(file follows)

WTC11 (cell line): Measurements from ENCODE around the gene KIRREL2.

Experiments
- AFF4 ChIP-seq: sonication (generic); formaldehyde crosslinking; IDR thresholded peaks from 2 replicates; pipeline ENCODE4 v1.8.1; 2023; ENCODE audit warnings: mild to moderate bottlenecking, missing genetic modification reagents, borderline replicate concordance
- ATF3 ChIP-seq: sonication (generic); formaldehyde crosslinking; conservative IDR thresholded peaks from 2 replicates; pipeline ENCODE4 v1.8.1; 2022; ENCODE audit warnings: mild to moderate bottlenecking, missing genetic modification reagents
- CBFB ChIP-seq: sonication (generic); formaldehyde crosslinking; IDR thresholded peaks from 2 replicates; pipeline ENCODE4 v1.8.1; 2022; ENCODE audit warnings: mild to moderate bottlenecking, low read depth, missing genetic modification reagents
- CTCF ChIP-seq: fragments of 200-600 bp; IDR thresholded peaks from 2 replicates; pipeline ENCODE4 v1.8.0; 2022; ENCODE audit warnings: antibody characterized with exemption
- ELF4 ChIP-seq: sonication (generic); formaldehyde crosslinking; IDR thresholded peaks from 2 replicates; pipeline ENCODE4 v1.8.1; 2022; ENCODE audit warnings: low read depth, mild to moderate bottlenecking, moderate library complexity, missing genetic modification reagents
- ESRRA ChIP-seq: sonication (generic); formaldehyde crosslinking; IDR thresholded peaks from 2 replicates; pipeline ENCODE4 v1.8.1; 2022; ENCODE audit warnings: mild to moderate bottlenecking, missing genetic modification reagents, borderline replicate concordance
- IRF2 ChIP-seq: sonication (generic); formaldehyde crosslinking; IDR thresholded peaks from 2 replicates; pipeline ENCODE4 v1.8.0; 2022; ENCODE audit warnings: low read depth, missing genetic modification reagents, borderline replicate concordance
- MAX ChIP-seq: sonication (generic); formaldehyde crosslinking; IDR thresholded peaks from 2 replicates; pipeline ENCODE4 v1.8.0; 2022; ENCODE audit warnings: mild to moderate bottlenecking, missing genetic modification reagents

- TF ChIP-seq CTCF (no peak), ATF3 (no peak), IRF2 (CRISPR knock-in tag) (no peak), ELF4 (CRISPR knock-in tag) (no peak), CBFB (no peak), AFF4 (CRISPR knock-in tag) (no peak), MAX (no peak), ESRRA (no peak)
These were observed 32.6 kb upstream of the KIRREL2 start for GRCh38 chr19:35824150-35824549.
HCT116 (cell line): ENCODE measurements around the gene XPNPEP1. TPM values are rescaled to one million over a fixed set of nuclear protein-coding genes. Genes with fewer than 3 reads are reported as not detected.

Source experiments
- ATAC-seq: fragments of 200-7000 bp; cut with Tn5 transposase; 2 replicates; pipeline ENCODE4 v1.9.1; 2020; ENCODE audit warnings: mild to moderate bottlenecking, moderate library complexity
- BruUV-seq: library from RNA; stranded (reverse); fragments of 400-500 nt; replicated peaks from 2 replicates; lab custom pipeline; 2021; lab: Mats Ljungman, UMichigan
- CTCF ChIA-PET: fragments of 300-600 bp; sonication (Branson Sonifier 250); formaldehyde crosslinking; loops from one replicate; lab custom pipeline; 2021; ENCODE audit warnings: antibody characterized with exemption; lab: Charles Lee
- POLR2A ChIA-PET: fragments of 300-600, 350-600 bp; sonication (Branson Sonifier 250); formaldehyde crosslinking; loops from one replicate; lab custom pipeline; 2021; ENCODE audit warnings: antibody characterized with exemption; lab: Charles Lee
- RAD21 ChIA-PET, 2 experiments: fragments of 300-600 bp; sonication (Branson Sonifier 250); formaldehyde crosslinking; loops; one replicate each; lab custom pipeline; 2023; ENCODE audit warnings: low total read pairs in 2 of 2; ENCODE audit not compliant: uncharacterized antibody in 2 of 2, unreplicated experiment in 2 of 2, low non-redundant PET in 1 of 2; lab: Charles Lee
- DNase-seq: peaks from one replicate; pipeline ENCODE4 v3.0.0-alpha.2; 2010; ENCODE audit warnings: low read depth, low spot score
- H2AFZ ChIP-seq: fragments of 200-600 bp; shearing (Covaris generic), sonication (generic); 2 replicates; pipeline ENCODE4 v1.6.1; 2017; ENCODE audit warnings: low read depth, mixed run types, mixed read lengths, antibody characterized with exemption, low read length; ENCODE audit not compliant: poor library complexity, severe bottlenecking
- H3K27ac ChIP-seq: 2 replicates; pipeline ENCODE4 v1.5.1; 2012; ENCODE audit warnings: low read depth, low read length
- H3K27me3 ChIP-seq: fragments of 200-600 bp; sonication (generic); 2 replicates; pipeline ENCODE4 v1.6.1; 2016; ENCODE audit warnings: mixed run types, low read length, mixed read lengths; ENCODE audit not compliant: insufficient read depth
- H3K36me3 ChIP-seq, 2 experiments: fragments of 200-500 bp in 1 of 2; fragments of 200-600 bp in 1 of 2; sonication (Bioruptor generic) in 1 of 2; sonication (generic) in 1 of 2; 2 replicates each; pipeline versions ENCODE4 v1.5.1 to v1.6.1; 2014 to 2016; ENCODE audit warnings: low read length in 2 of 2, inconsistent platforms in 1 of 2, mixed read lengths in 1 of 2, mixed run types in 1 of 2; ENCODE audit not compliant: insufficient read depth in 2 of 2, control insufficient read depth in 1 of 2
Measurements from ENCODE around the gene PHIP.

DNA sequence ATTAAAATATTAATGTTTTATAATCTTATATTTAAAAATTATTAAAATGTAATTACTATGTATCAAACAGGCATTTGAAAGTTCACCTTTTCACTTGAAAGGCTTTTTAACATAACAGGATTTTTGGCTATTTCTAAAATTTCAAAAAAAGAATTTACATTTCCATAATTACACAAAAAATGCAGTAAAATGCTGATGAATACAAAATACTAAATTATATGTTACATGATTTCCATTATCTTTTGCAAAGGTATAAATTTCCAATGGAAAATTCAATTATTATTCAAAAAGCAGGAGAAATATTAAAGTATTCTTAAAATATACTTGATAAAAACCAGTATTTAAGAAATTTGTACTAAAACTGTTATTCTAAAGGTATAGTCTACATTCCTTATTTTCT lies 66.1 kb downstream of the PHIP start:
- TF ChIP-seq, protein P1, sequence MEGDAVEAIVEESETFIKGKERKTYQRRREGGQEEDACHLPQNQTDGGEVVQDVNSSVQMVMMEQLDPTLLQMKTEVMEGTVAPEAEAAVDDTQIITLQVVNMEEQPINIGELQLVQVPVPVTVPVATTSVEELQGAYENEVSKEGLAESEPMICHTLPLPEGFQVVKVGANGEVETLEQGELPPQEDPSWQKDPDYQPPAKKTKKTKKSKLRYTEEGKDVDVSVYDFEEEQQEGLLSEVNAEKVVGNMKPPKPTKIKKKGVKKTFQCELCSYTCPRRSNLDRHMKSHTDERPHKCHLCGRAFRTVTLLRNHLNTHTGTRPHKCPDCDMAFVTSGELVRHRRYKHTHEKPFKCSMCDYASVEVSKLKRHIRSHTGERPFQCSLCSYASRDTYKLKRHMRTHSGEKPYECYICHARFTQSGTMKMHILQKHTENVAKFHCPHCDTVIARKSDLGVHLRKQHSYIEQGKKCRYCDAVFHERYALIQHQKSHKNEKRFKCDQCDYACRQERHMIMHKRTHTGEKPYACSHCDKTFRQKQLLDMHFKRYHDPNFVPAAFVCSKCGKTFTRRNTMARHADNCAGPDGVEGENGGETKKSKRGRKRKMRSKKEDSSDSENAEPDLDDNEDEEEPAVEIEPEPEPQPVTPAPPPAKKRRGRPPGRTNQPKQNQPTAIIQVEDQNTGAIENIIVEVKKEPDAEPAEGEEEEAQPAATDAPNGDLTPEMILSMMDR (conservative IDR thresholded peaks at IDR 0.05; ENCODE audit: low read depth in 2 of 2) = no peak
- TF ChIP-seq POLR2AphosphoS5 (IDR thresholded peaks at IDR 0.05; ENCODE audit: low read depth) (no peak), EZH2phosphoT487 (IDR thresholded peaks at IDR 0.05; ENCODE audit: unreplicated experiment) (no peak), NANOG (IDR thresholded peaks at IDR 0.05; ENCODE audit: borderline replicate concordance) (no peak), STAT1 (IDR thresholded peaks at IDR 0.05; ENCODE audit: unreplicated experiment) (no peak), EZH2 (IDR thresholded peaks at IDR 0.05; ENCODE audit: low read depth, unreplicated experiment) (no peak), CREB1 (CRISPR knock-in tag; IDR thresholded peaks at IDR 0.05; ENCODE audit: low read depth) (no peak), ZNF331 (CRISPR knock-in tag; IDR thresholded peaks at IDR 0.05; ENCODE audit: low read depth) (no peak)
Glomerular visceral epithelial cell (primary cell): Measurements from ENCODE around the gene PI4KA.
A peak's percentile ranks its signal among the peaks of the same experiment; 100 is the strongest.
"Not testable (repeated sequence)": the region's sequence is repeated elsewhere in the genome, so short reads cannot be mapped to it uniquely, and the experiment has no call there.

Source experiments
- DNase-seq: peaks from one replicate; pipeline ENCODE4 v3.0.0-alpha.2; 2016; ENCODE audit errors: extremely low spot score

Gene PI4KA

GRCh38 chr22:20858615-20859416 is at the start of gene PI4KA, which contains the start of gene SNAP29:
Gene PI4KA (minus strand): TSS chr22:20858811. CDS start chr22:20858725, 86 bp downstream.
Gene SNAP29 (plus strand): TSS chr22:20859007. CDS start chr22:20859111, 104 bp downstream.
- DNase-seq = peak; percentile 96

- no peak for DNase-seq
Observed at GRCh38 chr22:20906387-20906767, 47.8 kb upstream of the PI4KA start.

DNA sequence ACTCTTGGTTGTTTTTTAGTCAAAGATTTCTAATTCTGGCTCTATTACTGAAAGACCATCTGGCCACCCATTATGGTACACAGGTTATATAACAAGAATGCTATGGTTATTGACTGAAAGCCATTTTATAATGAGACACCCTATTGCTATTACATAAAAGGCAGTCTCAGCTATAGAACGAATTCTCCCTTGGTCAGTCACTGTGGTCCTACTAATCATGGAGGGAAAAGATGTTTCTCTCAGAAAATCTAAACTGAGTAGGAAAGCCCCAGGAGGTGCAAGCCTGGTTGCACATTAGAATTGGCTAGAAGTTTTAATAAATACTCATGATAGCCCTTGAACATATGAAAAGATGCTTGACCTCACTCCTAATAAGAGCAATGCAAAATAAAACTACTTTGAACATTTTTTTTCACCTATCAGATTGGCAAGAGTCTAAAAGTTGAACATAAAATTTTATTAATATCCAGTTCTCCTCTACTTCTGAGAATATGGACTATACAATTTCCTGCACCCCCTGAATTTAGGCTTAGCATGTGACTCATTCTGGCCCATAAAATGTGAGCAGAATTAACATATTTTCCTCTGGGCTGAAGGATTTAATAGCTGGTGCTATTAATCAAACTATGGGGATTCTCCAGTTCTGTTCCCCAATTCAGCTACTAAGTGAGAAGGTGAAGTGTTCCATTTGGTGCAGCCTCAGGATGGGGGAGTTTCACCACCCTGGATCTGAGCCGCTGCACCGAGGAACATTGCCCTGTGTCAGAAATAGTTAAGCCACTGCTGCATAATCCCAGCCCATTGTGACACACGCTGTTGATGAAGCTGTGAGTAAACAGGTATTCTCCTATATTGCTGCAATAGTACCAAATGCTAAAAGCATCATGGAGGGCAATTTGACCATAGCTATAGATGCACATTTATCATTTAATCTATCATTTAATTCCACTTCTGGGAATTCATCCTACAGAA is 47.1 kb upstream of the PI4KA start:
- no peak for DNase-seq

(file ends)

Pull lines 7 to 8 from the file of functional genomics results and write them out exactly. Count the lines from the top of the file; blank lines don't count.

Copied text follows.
- ELF4 ChIP-seq: sonication (generic); formaldehyde crosslinking; IDR thresholded peaks from 2 replicates; pipeline ENCODE4 v1.8.1; 2022; ENCODE audit warnings: low read depth, mild to moderate bottlenecking, moderate library complexity, missing genetic modification reagents
- ESRRA ChIP-seq: sonication (generic); formaldehyde crosslinking; IDR thresholded peaks from 2 replicates; pipeline ENCODE4 v1.8.1; 2022; ENCODE audit warnings: mild to moderate bottlenecking, missing genetic modification reagents, borderline replicate concordance